Migration (contributed by Wende)

Ever since Julian could remember, the swallows came to the village of Capistrano in the spring, and left again in late summer. When a large number of animals travel from place to place, it is called migration. For many years people have been puzzled as to why animals migrate and how they find their way to the same distant places, year after year. Animals may migrate at different times and for many different reasons. Animals are thought to have an inner clock, that tells them when it is time to move on. They most likely use the length of the days and the temperature to judge the best time to start migration. Some move to a warmer climate, where food is more plentiful. Others relocate looking for a better place to give birth. We know from Song of the Swallows that the swallows came to nest in
the garden, where there was lots of fresh water and they were undisturbed. The birds instinctually knew that this would be a safe place to lay their eggs and raise their babies. Swallows are strong flying land birds that migrate during the daytime, catching and eating insects mid air as they travel. They reach heights of up to 3,000 feet, and travel by the hundreds and thousands. Scientists believe that birds that migrate during the daytime navigate by using the position of the sun. Birds have good vision and memories, so it is also thought that they watch for landmarks, such as the California coastline. Migrating birds need to watch out for many dangers along the way, the most deadly being storms. Lighthouses, skyscrapers, and tall bridges are also hazards to the traveling birds.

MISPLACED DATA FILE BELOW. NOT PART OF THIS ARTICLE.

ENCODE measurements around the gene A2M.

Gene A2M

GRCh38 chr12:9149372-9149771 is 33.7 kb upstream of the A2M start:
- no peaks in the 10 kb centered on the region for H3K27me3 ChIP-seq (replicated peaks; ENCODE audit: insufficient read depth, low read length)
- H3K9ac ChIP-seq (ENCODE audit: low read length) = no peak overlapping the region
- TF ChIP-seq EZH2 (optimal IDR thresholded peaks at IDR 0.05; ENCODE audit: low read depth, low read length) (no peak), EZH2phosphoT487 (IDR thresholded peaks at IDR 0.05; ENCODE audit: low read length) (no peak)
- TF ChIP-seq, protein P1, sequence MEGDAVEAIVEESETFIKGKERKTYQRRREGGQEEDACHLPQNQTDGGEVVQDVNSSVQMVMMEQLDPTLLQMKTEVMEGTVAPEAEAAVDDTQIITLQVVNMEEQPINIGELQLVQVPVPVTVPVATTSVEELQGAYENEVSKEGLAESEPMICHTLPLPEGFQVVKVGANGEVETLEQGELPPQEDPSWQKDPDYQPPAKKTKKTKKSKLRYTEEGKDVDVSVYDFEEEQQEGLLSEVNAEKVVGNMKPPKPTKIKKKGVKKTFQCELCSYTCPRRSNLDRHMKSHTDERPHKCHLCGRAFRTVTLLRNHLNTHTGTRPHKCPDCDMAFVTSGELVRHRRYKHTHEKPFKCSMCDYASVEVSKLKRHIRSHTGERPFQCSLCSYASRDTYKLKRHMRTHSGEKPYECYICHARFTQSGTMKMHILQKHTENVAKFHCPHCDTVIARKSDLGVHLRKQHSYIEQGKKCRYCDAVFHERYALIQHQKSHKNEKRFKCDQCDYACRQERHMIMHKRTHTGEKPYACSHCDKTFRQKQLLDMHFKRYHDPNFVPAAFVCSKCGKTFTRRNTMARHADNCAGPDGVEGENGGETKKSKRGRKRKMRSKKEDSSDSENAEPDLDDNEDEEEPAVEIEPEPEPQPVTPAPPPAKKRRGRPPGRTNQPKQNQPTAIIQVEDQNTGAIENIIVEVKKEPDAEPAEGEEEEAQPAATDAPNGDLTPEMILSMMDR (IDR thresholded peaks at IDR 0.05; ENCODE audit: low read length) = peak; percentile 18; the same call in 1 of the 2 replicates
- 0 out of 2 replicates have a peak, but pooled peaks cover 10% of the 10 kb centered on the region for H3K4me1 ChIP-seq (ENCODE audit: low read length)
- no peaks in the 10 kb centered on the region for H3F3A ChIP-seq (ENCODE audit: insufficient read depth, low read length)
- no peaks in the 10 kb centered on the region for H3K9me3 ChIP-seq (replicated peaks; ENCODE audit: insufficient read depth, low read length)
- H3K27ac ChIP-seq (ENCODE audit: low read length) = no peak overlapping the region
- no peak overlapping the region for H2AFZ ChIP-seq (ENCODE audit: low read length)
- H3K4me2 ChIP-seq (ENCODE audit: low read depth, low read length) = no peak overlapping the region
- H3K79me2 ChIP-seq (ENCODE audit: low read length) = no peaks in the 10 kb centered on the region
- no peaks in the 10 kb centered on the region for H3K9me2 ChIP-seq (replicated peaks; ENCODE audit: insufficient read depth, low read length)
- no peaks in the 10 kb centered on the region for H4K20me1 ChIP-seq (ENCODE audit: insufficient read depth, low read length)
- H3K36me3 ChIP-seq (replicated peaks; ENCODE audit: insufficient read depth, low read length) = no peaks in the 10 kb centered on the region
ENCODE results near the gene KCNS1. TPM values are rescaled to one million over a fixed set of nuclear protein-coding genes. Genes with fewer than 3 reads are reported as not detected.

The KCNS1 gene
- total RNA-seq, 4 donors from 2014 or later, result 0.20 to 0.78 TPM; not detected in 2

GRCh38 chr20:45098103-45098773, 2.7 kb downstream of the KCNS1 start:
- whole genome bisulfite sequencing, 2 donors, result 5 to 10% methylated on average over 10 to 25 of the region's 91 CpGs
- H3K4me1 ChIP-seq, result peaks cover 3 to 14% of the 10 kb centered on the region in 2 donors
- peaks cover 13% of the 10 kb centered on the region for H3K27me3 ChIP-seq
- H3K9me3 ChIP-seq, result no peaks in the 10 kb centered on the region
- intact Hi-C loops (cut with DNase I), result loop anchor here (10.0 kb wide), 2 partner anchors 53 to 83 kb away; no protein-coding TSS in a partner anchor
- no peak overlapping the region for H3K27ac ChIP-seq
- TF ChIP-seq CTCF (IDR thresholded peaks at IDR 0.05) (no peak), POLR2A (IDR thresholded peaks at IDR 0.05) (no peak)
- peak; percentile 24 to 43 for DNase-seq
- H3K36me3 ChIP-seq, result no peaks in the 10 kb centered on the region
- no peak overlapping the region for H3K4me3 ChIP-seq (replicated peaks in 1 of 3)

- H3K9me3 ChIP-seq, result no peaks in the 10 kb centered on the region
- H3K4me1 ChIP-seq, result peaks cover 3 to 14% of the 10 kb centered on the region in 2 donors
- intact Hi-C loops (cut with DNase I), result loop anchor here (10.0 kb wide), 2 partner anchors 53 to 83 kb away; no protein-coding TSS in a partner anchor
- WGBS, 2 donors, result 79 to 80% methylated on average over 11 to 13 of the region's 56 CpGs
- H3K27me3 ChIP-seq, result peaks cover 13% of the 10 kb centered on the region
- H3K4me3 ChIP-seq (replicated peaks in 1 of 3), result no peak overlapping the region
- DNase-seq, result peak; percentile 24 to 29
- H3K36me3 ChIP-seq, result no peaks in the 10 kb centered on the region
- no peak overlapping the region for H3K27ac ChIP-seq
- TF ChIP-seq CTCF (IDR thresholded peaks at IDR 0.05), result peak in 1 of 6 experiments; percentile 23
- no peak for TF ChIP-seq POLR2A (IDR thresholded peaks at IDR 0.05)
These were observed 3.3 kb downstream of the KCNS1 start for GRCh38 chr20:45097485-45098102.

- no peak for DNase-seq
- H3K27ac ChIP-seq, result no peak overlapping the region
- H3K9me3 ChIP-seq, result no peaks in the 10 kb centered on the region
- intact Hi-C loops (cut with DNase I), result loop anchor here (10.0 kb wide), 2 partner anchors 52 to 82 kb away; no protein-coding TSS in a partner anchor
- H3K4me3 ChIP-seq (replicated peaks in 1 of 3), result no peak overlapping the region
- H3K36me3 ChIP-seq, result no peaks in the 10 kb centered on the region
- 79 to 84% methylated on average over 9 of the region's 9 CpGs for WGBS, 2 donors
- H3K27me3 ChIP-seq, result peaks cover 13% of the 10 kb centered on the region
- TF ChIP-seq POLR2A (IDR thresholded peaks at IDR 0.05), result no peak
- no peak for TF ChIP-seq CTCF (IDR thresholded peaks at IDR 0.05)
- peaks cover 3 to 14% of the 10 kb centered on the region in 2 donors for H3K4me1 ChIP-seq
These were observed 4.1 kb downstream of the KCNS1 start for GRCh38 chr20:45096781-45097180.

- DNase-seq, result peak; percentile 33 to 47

Ask your child if he has seen any animals migrating, maybe geese, or butterflies, and have him keep a look out for this wonder of nature in the future. A good go-along book is All About Animal Migrations by John Sanders.

Swallows Notebooking Pages Created by Wende
Primary Page
Notebooking Page



Discuss the changing seasons. Draw a picture of an apple tree in each season. Label each card with the appropriate season.

Note: Use four blank index cards for this activity and mount the finished cards on a dark colored sheet of paper.


Cultural Studies


Language: Spanish

Identify the Spanish words in this story. Show the Spanish word cards to the student. Pronounce the Spanish words.  Together translate the Spanish words into English.

Spanish Word List



los golondrinas




buenas tardes

buenas dias


Counting in Spanish

Learn these words. You will hear them often is songs and games. It will give you a start in learning a new language. [Assuming you don’t already speak Spanish]